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US corporates rack up FX losses of US$11bn in three months

Currency volatility was responsible for significant impacts on the revenues of US-listed multinational corporations, costing them more than US$11.5bn in Q3 2019, according to the new Kyriba Currency Impact Report (CIR), which details the impact of foreign exchange (FX) among 1,200 companies in North America and Europe. This is the fifth consecutive quarter of over US$10bn in losses for North American companies - the longest such stretch in at least a decade.

“Waiting for currency volatility to calm down has been a US$98bn mistake for CFOs of multinational corporations,” said Wolfgang Koester, chief evangelist for Kyriba. “CFOs who dismissed this problem as a temporary wave of market drama have unnecessarily cost their shareholders and need to reconsider their strategy. Unless they utilise the tools now available to gauge and manage currency exposures accurately and in real-time, those that remain exposed to currency movements are at the mercy of currency markets to determine their financial success. CFOs and corporate treasurers should not be playing roulette with corporate cash and equity.”

The average earnings per share (EPS) impact reported by North American companies in Q3 2019 was US$0.03 - three times greater than the industry standard MBO of less than US$0.01 EPS impact. For the eleventh consecutive quarter, North American companies indicated the euro as the most impactful currency, with 46% of companies mentioning it during their Q3 earnings calls, according to the report. Medical equipment and supplies and the business services industries experienced the greatest impact from currencies, as those industries continue to be affected by Brexit and other volatile geopolitical events around the globe.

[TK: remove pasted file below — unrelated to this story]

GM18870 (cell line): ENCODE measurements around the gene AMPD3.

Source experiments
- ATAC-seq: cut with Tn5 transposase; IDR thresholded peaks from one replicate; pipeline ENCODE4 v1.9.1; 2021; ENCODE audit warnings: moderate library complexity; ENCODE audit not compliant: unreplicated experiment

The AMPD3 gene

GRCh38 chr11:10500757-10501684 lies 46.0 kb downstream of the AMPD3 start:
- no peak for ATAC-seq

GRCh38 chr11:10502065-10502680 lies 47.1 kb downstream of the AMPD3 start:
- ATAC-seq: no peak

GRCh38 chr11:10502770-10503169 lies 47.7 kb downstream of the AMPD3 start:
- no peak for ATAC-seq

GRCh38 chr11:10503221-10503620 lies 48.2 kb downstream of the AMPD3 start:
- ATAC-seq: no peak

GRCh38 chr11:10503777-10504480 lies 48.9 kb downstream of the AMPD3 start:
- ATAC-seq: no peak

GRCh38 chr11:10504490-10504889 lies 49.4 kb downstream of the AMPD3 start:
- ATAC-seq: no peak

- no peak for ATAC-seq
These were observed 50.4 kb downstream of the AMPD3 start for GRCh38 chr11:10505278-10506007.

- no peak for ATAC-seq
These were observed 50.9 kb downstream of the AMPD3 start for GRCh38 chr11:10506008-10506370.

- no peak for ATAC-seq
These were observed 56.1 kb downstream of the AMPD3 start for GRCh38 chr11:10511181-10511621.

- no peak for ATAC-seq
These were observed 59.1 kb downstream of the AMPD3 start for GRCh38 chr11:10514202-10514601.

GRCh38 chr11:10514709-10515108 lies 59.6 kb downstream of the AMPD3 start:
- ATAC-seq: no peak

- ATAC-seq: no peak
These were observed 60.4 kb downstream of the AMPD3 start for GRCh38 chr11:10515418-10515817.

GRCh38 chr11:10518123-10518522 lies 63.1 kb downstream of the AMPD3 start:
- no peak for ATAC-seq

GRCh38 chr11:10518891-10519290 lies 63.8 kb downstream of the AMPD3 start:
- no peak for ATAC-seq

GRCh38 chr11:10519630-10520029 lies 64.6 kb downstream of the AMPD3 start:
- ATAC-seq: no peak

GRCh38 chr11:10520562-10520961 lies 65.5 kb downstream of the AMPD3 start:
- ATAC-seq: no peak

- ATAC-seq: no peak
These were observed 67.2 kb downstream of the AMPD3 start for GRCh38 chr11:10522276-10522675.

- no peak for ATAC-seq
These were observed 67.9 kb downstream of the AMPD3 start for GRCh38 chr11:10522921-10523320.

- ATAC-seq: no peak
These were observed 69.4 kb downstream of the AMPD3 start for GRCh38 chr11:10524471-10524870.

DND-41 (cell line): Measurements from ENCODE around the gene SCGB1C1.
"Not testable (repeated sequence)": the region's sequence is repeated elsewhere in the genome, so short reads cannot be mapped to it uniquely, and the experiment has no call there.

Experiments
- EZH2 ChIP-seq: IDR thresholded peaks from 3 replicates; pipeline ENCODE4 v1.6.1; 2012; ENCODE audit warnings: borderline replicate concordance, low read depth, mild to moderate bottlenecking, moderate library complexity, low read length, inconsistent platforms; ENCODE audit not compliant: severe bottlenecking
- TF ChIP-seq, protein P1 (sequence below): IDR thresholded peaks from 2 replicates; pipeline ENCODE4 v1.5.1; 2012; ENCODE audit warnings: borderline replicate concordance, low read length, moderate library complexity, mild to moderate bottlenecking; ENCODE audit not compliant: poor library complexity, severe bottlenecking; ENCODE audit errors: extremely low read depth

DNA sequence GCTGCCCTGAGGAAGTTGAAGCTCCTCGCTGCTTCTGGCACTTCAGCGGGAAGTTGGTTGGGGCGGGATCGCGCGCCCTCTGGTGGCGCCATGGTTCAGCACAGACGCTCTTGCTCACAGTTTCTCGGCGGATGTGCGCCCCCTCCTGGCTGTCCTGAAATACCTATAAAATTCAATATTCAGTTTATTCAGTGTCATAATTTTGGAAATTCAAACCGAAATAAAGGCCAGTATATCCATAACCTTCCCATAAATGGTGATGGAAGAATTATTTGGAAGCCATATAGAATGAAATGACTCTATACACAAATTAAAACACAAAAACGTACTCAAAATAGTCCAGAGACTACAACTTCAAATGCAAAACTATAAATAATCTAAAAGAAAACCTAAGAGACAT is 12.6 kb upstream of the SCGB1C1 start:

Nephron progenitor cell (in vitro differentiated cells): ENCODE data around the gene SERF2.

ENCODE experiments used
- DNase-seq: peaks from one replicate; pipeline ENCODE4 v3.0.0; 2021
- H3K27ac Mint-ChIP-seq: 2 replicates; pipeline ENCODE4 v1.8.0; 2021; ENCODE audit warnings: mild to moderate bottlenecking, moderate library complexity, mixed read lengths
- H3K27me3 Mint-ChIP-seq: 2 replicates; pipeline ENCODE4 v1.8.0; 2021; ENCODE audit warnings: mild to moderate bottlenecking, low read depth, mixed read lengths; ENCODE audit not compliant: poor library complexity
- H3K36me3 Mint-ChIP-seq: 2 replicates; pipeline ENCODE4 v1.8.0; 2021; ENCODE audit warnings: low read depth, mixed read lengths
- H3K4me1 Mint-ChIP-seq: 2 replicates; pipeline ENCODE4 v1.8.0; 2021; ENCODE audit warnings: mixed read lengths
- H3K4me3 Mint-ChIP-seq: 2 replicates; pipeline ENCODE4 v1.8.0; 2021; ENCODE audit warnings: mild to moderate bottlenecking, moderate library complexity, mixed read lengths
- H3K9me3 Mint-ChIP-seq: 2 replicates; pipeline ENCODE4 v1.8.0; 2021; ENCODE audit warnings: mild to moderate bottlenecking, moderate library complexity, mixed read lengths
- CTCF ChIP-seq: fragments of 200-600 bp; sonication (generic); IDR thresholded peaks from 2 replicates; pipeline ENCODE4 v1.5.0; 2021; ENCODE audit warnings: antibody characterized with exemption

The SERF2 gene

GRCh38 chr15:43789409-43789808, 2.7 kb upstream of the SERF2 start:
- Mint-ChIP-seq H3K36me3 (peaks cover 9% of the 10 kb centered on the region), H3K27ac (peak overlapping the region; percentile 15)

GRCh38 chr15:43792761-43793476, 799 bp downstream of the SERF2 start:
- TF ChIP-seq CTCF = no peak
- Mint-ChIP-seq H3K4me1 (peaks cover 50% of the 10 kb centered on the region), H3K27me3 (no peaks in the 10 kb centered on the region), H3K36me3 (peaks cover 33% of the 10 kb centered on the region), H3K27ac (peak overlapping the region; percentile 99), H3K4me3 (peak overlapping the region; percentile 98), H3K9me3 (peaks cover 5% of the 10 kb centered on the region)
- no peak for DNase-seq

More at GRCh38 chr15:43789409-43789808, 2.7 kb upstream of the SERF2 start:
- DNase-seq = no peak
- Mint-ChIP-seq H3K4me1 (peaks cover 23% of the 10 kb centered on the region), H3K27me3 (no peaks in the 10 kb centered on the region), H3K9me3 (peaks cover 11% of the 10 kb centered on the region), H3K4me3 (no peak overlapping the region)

In Europe, currency impacts are less problematic

Publicly traded European companies that qualified to be monitored in the Q3 2019 report indicated a collective currency loss of US$750m, snapping a streak of eight consecutive quarters of US$1bn impacts. For the first time in three quarters, the euro was not the currency most mentioned as impactful by European companies during Q3 2019 earnings calls. This distinction belonged to the US dollar, which topped the euro, followed by British sterling, and the Brazilian real.

The CIR details the impact of foreign exchange exposures among publicly traded companies. In addition, all companies in the report do business in more than one currency, with at least 15% of their revenue coming from other nations.

 

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